5 Signs You’re Never, Ever Getting a Promotion

5 Signs You’re Never, Ever Getting a Promotion was originally published on Fairygodboss.

Does it feel like you’re never getting a promotion at your job? While it’s normal for your career to slow down from time to time, it’s also important to be aware of the signs that the stagnation isn’t temporary.

Why is it so tricky to tell the difference? In part, because promotions take time, even under the best of circumstances. You should expect to have to prove yourself to your employer and to do excellent work over a period of time. Simply hitting your goals likely won’t be enough; you’ll have to surpass expectations in order to move up.

But even that might not be enough. Consistently excellent work won’t get you very far if there’s nowhere to go, for example, or if your boss isn’t able to appreciate your achievements.

So, how can you tell whether you’re experiencing a brief pause in your progress or a full stop in your career? Learn the signs that you’re never getting a promotion at your current job, and save yourself time and trouble.

1. You feel like an island.

Are you always the last to know what’s going on at work? If you feel out of the loop, you might be off the path to advancement. At Entrepreneur, Lucas Miller explains why it’s a bad sign when your desk is a “desert island”:

People come and go around you, projects are assigned, problems are discussed; but you feel like an outsider who’s just watching it all happen. You’re consistently out of the loop — the last one to hear about what’s going on in the office…

…This is bad news, because it means that you aren’t viewed as someone with value to offer the company. Maybe your boss dislikes you, maybe he or she just sees you as a desk-filler; but whatever the reason, rest assured that when promotion time comes, you won’t be on the list.

2. You’re only after more money and it shows.

There’s nothing wrong with wanting to earn a promotion and a higher salary. But, when that’s your only motivation, other important things, like engagement and passion, are forced to take a backseat. And that won’t make a great impression on the powers that be.

If you only want to be promoted because you want to make more money, you probably won’t ever get what you’re after. Higher earnings can be one of your goals, just not your primary motivation. Promotions generally go to folks who wholeheartedly engage with the duties and responsibilities of their job.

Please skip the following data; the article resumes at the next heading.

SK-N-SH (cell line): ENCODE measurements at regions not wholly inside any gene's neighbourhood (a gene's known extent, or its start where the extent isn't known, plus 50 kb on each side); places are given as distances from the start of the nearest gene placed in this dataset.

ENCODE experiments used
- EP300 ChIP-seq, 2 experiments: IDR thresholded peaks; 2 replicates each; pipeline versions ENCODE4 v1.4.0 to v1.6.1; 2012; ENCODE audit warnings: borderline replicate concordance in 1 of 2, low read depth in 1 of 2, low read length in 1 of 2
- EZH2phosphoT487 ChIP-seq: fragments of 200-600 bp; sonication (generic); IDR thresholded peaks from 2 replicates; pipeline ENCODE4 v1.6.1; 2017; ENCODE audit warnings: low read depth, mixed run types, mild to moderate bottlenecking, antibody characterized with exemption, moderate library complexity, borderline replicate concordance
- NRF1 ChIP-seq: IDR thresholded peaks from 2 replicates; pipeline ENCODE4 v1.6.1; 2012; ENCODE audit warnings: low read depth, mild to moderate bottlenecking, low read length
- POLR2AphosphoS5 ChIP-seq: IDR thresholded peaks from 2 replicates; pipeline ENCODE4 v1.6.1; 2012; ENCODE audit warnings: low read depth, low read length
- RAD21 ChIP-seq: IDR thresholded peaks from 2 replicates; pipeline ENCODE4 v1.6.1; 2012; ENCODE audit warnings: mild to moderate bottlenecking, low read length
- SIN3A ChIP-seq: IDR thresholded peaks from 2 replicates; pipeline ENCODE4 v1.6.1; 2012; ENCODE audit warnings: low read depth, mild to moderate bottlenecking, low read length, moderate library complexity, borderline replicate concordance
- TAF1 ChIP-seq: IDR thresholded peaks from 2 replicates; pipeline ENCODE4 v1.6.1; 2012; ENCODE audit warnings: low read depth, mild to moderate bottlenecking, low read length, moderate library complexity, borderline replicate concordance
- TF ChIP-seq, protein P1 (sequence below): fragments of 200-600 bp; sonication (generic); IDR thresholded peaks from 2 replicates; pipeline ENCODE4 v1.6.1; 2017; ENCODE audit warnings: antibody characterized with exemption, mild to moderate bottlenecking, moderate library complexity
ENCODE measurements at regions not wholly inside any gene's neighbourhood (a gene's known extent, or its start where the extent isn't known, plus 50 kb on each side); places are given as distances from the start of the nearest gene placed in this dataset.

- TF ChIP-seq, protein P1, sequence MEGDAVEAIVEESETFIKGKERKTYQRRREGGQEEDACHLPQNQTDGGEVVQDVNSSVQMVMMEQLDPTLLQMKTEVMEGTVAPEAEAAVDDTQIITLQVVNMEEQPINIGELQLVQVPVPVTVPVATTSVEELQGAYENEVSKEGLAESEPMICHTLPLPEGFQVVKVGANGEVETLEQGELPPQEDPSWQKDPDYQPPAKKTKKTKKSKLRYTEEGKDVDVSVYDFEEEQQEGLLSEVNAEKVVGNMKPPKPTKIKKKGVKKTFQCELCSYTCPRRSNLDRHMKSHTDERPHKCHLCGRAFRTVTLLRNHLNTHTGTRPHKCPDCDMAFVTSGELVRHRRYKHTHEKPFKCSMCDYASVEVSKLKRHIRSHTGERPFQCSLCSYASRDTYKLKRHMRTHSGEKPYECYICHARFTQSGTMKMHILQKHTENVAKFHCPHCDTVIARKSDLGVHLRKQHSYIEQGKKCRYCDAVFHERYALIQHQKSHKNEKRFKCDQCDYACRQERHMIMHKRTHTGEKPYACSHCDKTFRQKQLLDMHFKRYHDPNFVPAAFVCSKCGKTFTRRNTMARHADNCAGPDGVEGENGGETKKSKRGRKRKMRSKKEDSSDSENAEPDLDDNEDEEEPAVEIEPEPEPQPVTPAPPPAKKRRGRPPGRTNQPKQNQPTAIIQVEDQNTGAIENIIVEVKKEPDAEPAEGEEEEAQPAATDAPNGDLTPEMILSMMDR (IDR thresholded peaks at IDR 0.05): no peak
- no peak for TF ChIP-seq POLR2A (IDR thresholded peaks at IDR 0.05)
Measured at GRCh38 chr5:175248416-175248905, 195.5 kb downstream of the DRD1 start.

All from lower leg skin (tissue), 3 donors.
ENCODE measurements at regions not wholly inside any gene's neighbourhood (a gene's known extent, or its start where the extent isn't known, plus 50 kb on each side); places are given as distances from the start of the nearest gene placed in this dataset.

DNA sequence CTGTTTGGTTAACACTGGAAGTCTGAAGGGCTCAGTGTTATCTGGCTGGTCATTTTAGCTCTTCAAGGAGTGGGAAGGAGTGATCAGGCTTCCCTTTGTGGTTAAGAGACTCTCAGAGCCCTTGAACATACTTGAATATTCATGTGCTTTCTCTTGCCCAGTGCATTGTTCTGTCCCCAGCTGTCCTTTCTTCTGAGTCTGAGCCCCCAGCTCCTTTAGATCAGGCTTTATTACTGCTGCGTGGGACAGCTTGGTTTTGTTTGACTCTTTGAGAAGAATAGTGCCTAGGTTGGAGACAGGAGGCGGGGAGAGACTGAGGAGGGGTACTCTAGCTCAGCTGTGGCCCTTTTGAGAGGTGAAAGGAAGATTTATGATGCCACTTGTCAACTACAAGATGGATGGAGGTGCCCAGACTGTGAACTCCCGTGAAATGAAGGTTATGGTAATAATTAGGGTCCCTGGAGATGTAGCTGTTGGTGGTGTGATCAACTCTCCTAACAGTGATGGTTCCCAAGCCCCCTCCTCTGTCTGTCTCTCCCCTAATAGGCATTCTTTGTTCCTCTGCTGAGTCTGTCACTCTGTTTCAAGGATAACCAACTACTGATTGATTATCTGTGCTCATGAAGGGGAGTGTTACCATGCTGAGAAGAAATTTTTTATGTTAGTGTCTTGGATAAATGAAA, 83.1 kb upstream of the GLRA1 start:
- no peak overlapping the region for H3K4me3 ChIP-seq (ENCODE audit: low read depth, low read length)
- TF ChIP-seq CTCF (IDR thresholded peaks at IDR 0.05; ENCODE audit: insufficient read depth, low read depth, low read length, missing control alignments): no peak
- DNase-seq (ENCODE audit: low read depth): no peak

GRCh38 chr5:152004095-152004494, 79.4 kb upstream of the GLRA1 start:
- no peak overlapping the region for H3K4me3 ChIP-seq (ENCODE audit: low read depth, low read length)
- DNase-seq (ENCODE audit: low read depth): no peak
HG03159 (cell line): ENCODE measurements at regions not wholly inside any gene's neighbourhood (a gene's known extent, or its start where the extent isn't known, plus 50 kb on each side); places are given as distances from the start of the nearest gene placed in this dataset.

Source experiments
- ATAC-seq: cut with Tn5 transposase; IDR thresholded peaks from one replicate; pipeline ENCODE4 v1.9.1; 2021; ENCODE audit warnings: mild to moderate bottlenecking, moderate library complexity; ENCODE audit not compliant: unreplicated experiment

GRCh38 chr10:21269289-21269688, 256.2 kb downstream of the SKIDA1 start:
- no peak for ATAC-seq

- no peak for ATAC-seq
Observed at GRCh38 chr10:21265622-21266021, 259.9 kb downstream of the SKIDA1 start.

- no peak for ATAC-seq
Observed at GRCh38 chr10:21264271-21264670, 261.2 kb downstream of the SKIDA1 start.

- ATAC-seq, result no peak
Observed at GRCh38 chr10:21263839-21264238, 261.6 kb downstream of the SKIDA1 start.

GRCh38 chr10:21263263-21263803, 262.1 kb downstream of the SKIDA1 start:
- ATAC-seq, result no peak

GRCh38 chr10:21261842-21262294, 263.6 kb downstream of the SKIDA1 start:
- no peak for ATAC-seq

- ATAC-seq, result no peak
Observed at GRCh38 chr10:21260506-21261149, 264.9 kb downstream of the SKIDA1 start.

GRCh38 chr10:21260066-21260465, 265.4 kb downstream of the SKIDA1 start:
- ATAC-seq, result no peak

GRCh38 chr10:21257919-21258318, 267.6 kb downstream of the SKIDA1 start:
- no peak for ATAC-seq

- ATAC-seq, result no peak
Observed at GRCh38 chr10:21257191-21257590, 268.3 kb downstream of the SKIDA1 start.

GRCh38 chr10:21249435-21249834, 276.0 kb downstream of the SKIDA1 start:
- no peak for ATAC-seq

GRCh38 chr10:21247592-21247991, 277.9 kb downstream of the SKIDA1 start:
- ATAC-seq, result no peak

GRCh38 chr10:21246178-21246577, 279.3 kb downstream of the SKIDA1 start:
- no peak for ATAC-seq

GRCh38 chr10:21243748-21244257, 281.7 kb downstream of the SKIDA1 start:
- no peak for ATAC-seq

3. Your gut is trying to tell you something.

It pays to trust your instincts. Your gut is probably telling you a lot about where you stand at work. If you feel like you’ll never be promoted, you’re probably picking up on something — maybe your boss’s body language or maybe a general vibe in the office. (Just be sure that you’re communicating trustworthiness through your body language. This will serve you well in your career no matter what happens next.)

Don’t ignore the signs when your gut is telling you that you’ll never be promoted. But, you shouldn’t rest everything on those instincts either. If this is the only factor on the list that applies to you, you may be just misjudging things.

4. You’re willing to leave if it doesn’t happen immediately.

Being excellent at your job isn’t always enough to earn you a promotion all by itself. It takes time to build a relationship and trust with your employer. So, even if you’re absolutely amazing at your job, you probably won’t be offered a promotion if you’re brand new.

A survey conducted earlier this year found that generation Z and millennial workers are likely to ask for, and expect, a promotion during their first year at a job. In fact, 75% of generation Z said they’d expect a promotion within the first year of employment. Thirty-two percent even said they’d expect one during the first six months. But, in many cases, those expectations are unrealistic.

If you expect to move up the ladder too soon and you are willing to leave if you don’t, you could be sealing your own fate. You’ll obviously never get promoted if you resign before giving it some time.